FIG. 6 is a circuit diagram of a DC motor control circuit exhibiting the principles of the present invention.

FIG. 7 is a current wave form which will flow through the load coil of a motor utilizing the present invention.

DETAILED DESCRIPTION OF THE INVENTION

A central element in the present invention is a current actuated relay. The armature of said relay is actuated by a magnetic field. The current level of actuation is adjusted by varying the number of ampere-turns required in order to effect closure of the armature. Such variation of the effective number of ampere-turns may be accomplished in any of the following ways:

1. Position adjustment of the armature with respect to the field.

2. Position adjustment of the field with respect to the armature.

3. Insertion of a ferrous material in the magnetic field to thereby increase the effect of the field, thus reducing the current required to accomplish actuation of the relay.

4. Alteration in the number of turns in the actuating coil.

5. Biasing the actuating coil by use of a second coil disposed about the armature in a direction so as to, selectively and in accordance with the desired application, oppose or assist the field produced by the flow of the load current through the actuating coil. And,

6. Variation in the tension of the armature contact, thereby selectively increasing or decreasing the field required to actuate the relay.

It is to be appreciated that by varying the current level required to actuate the relay, using any of the above methods, control of the load current can be accomplished by turning on or off of a switching circuit placed in electrical connection with the load. Through this approach, the level of the load current can be regulated about a predetermined current level.

Referring now to FIG. 1, there is illustrated a load-current carrying conductor 10 having terminals A1 and A2 between which load current flows. Connected in series with conductor 10 is coil 11 disposed in proximity to the armature 12 of switch 13. Switch 13 is connected in series between output terminals B1 and B2. In a preferred embodiment of the invention, switch 13 is a single pole, single throw reed switch. Current of a predetermined level flowing between terminal A1 and terminal A2 will induce a magnetic field around coil 11 and cause armature 12 of the normally open switch 13 to close. The current level at which armature 12 will close may be pre-selected by any one of the methods enumerated hereinabove, such as changing the position of the armature with respect to the field, inserting a ferrous material within the field, or biasing the load coil with an additional coil. When the current flowing in conductor 10 drops below the aforesaid predetermined level, armature 12 will once again assume the open position. It can thus be seen that the load current flowing in conductor 10 can be regulated around a predetermined set level by the opening and closing of armature 12 through the magnetic field about coil 11.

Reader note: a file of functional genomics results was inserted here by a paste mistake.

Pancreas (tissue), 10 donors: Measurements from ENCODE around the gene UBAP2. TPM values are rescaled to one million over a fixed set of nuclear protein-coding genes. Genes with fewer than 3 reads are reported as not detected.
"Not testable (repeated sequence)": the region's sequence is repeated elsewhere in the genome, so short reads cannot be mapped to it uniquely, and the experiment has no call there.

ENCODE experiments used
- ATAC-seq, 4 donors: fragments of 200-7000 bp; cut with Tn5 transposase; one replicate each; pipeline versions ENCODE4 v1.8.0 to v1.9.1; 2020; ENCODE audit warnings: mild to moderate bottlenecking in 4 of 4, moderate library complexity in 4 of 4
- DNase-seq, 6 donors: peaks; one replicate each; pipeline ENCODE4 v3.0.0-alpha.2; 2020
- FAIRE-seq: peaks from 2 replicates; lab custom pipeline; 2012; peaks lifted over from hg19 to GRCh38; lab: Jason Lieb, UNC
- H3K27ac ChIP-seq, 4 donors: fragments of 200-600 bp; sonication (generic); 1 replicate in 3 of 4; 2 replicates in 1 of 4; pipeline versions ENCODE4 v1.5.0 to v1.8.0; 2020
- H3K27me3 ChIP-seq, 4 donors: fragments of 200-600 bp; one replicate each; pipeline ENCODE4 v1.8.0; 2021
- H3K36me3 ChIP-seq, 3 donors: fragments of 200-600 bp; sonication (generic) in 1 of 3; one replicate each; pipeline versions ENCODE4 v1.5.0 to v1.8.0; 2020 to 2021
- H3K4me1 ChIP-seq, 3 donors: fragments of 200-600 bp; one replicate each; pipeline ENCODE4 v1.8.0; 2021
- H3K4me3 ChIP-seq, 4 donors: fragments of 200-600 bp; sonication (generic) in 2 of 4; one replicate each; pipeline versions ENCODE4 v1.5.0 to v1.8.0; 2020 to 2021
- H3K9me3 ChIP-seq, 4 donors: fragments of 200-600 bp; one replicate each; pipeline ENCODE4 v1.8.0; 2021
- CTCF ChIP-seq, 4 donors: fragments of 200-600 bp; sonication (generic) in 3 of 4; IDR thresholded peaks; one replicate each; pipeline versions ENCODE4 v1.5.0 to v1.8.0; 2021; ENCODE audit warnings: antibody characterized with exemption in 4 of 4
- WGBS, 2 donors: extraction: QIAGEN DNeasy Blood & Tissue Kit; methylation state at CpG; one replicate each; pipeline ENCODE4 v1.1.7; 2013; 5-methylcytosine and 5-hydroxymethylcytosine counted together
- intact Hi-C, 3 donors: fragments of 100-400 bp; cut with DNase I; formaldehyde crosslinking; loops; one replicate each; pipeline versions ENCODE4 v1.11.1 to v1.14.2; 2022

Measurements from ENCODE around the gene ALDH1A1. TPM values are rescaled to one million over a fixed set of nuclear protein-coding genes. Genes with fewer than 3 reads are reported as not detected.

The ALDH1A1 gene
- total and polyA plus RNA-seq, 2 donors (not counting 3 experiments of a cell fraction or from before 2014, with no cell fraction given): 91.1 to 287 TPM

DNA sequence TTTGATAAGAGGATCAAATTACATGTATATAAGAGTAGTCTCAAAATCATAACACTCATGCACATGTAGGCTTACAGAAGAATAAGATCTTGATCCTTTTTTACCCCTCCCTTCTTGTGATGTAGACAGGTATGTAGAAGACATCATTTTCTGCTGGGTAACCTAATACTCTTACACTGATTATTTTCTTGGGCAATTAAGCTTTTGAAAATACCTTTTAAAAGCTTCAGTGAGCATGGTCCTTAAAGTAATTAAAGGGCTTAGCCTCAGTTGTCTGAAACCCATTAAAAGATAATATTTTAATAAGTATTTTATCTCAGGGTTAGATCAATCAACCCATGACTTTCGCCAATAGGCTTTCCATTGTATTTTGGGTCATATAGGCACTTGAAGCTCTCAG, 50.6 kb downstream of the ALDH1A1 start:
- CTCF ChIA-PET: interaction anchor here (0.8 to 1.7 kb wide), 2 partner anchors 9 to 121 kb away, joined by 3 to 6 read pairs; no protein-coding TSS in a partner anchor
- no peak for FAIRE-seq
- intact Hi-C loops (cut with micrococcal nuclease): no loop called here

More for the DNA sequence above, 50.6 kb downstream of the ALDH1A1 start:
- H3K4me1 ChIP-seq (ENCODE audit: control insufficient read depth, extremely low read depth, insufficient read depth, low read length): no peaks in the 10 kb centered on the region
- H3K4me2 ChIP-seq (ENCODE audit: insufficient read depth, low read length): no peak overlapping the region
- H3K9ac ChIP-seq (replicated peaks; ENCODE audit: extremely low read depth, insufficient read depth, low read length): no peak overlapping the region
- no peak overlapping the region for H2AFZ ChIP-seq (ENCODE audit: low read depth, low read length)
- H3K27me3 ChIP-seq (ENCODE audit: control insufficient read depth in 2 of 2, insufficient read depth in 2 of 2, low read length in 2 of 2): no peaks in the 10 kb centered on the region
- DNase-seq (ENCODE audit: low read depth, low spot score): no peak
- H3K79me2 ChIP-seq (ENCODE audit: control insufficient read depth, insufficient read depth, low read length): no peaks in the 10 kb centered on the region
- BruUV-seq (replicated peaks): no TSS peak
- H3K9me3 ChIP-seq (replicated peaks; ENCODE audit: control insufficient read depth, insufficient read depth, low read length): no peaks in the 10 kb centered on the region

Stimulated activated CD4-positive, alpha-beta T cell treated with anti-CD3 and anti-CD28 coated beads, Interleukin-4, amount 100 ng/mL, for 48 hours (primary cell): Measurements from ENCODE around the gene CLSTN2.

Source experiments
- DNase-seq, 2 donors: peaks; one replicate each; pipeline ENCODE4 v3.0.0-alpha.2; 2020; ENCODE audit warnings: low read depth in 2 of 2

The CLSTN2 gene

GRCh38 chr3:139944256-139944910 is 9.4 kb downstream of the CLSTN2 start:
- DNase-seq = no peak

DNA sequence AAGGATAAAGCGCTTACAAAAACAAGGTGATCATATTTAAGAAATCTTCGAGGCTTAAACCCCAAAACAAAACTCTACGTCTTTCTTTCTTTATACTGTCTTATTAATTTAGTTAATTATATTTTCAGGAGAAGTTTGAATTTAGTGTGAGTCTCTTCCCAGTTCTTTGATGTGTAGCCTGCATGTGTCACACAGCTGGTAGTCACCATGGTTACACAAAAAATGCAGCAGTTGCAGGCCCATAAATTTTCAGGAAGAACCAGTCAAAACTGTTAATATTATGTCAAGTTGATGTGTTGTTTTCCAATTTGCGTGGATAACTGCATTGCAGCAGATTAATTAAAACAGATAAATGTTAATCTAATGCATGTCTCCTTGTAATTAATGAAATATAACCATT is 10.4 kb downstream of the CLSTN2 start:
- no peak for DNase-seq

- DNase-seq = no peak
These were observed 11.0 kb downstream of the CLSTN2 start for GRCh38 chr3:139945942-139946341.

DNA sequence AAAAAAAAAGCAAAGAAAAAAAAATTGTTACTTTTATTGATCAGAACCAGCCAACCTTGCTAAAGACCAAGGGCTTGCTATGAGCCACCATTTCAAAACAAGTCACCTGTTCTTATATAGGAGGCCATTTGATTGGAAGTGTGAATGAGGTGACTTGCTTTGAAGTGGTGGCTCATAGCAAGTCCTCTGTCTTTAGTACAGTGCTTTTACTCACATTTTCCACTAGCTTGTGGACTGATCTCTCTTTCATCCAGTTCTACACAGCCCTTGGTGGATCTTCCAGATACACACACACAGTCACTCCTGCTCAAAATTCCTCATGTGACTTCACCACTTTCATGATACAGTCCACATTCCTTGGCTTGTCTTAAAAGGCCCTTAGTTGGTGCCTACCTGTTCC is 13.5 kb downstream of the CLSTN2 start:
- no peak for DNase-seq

Referring now to FIG. 2, there is shown the basic current sensing device of FIG. 1 with the addition of a bias or control coil 15 connected between terminals C1 and C2 by conductor 14. Coil 15 is disposed in relation to coil 11 in a manner such that current flowing in conductor 14 and through coil 15 will either boost or buck the field induced around coil 11. When coil 15 is wound in boosting relationship to coil 11, less load current will be required to close armature 12 of switch 13 and, conversely, when coil 15 is would so as to oppose or buck the field around coil 11 greater load current will be required to close the switch.

In FIG. 3, the physical arrangement of coils 11 and 15 with respect to switch 13 and armature 12 are shown schematically in FIG. 2 and is depicted in cross-section. In the particular example chosen, the load coil has a relatively low number of turns while the control or bias coil has a high number of turns.

FIG. 4 depicts one possible physical construction of the elements shown schematically in FIGS. 2 and 3. Coil 11 is connected between terminals A1 and A2 and is disposed within support 16, while coil 15 is also disposed within support 16 and is connected between terminals C1 and C2. The physical relationship of coils 11 and 15 to each other and to armature 12 of switch 13 is that shown in FIG. 3. Reed switch 13 is connected between terminals B1 and B2 and is slidably mounted in support 16 by means of slide 17 so that the position of armature 12 with respect to coils 11 and 15 may be adjusted by reciprocal movement of slide 17 in the direction of arrows 18. This adjustment may be performed manually, as by means of a control knob or the like.

Two possible positions of armature 12 with respect to the coils 11 and 15 are shown in FIGS. 5A and 5B, to wit, FIG. 5A shows switch 13 adjusted in the direction of arrows 18 with respect to coils 11 and 15 so that it lies in the center of the field generated by the coils. In this position minimum load current flowing through the coils will close armature 12. In the position of switch 13 shown in FIG. 5B, wherein it lies at the extreme periphery of the field generated by the coils, maximum load current flowing through the coils will be required to close armature 12.